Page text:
04 Aug Colombia, the ICC — and a Twist!
I’ve argued for the past couple of years that the ICC should open a formal investigation into the situation in Colombia, because it is a non-African situation that satisfies most, if not all, of my criteria for situational gravity: (1) crimes committed with government involvement; (2) systematic criminality; (3) socially alarming crimes such as enforced disappearance and torture. Here is a snippet from a June 2009 report by the American NGOs Coalition for the International Criminal Court (AMICC):
In response to FARC attacks, landholders and drug dealers organized in 1997 their own force to free Colombia from left-wing guerrillas: the Autodefensas Unidas de Colombia (United Self-Defense Forces of Colombia, AUC). It is comprised of several right-wing paramilitary groups, wealthy landowners, drug cartels and segments of the Colombian army. Just like the force they try to combat, they allegedly use terror tactics such as massacres, selective killings and threats, mainly against human rights defenders and trade union and other social movements’ leaders, journalists and members of Government. Over the past 10 years the paramilitaries, with support of the Colombian army and government, have killed some 15,000 trade unionists, peasants and indigenous leaders, human rights workers, land reform activists, leftwing politicians and their sympathizers.
Apparently Judge Garzon, now consulting with the ICC, agrees with me. He recently suggested that, in light of Colombia’s failure to bring the perpetrators of such crimes to justice, the ICC is likely to step in:
Colombia’s inability to bring cases to court was the object of the Spaniard’s criticism. “There is a lack of the political and judicial coordination and resolve necessary to begin trials,” he said. Victims had suffered too much without seeing results, he added.
The judge said that if Colombian authorities are unable to start proceedings “the ICC will have to say something – there will be claims and the court will have to say something.”
Garzon was referring to the Colombian Justice and Peace law, which allows demobilized paramilitaries to receive a reduced sentence if they make a full confession of their crimes. More immediate actions are necessary, he claimed, even if it means resorting to “partial indictments” – a mechanism which allows the suspects to be tried on crimes that come to light as their confession proceeds, rather than waiting for a full admission to be made.
The law came into force in 2005. However, despite the participation of 4,600 demobilized paramilitaries and guerrillas, only two people have been sentenced.
I tend to agree with Garzon’s assessment of the Justice and Peace Law, as do many scholars who know far more about Colombia than I. (See, for example, this excellent article by Jennifer Easterday at Berkeley.) To be fair, though, others believe that the ICC does not need to intervene in Colombia, because its threats to do so have encouraged the Colombian judiciary to increase its efforts to combat impunity, an effect known as “positive complementarity.” Here is the AMICC’s assessment:
The Prosecutor of the International Criminal Court, by pressuring Colombia through statements and visits, seems to have boosted Colombia’s historically ineffective justice system. The Colombian Supreme Court is making an unprecedented effort and has had success in bringing to justice those responsible for the worse atrocities against human rights. Although the UN and human rights NGOs continue to report crimes against humanity, for the first time in decades the Colombian judiciary appears to be an effective institution. Thus, under the complementarity principle, the ICC is unlikely to intervene because Colombia, at least for the time being, appears willing and able to hold accountable those who bear the ultimate responsibility for crimes under the Court’s jurisdiction.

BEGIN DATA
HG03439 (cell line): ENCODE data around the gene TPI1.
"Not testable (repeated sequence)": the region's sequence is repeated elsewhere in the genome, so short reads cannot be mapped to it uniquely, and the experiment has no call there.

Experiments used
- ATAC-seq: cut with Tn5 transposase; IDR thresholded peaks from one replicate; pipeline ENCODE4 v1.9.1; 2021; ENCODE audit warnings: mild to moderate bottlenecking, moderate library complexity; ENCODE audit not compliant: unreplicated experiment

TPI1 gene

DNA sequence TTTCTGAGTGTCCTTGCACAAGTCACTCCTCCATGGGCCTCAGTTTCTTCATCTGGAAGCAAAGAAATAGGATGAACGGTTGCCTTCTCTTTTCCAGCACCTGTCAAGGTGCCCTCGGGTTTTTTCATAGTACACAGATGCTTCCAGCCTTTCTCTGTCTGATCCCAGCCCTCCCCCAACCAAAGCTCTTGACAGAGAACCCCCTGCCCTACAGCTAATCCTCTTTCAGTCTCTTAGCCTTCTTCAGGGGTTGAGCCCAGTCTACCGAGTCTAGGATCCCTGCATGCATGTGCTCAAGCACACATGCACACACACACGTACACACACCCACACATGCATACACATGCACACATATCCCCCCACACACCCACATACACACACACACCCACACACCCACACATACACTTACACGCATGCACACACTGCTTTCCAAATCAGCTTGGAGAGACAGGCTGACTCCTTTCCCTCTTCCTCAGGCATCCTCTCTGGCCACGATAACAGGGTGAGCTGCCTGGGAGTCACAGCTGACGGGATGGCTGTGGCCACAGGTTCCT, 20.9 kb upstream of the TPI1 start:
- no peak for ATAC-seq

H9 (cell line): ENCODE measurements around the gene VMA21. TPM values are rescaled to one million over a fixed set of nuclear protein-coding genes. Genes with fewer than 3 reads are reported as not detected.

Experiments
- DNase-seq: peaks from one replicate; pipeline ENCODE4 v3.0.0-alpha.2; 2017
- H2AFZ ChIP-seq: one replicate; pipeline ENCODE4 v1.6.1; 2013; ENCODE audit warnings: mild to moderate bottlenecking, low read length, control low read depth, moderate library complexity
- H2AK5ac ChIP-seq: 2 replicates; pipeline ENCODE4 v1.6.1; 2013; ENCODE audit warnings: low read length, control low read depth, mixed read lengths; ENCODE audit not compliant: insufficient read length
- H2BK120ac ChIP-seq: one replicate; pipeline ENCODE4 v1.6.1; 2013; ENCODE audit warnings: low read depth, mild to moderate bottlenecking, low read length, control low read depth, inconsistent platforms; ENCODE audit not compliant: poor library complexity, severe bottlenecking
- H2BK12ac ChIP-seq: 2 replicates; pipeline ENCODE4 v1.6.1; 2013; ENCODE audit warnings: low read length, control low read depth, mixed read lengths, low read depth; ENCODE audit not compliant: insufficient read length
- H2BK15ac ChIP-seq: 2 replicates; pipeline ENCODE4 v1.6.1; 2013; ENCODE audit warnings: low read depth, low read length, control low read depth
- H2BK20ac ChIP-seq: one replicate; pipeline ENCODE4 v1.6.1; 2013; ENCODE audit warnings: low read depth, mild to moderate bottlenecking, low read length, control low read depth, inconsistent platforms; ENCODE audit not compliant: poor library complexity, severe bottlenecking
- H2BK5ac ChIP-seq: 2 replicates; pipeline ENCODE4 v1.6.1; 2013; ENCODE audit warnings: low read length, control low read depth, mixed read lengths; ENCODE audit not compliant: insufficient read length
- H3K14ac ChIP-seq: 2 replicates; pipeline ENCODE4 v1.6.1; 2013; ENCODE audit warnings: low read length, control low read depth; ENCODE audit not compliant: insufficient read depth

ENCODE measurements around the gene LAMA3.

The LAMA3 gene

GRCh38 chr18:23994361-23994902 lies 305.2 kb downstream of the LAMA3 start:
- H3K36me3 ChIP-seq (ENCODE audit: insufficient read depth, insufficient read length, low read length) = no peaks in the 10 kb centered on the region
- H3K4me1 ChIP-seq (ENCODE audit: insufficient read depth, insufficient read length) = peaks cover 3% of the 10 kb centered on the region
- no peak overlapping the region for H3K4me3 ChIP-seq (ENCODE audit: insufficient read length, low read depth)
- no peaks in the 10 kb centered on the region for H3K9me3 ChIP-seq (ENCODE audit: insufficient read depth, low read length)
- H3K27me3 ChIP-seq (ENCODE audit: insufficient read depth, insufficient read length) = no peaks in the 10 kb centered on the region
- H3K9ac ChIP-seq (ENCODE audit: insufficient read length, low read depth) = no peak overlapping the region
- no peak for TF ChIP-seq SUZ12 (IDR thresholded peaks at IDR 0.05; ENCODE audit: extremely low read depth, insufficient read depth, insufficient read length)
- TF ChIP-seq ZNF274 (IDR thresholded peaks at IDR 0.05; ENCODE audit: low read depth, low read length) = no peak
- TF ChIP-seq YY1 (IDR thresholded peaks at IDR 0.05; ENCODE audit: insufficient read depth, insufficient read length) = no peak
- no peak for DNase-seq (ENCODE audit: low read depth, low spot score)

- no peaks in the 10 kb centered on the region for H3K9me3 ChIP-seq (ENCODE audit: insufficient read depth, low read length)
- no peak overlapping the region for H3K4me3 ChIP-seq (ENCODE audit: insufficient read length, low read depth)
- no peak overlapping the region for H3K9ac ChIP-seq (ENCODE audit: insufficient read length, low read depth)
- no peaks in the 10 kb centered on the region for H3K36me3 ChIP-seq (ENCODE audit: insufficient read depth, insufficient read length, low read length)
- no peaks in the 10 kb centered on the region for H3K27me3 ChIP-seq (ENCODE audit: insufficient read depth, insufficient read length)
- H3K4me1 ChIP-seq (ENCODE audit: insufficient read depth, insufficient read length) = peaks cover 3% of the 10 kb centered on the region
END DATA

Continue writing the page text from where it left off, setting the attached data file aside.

Such stark disagreement between Colombia experts may explain the OTP’s reluctance to open a formal investigation. In the end, though, the issue may turn out to be moot — because Colombia itself is now suggesting that the ICC should investigate crimes committed by FARC rebels allegedly based in Venezuela:
Colombia’s Prosecutor General Guillermo Mendoza Diago said Thursday that the Andean nation is considering whether to take evidence of numerous FARC and ELN camps in Venenzuela to the International Criminal Court (ICC), given that the guerrillas commit crimes against humanity and then seek refuge over the border.
“If we manage to establish that and we have information that the people who attack seek refuge in Venezuela and the authorities don’t do anything, but instead support them, then we would be able confirm that we could take the case to the International Criminal Court,” Mendoza said.
According to Mendoza, high-ranking Venezuelan officials, including Venezuelan President Hugo Chavez, could hypothetically be called to testify before the court.
“If the International Criminal Court prosecutor – after we were to have presented the corresponding complaint, well founded in evidence were to be able to establish that Venezuelan authorities were co-participants in these acts, they could all be called to respond,” Mendoza said.
The prosecutor general said that the Colombian government had handed him a file documenting at least 60 attacks against Colombians, committed by FARC guerrillas, who had then fled to Venezuela.
Mendoza is correct that the ICC could investigate FARC crimes committed in Colombia — but he needs to remember that states can only refer situations to the Court, not individual cases or groups of cases. So if Colombia wants to refer FARC’s crimes, it will have to accept the possibility that it will end up under the OTP’s microscope, as well.
I, for one, would very much like that to happen.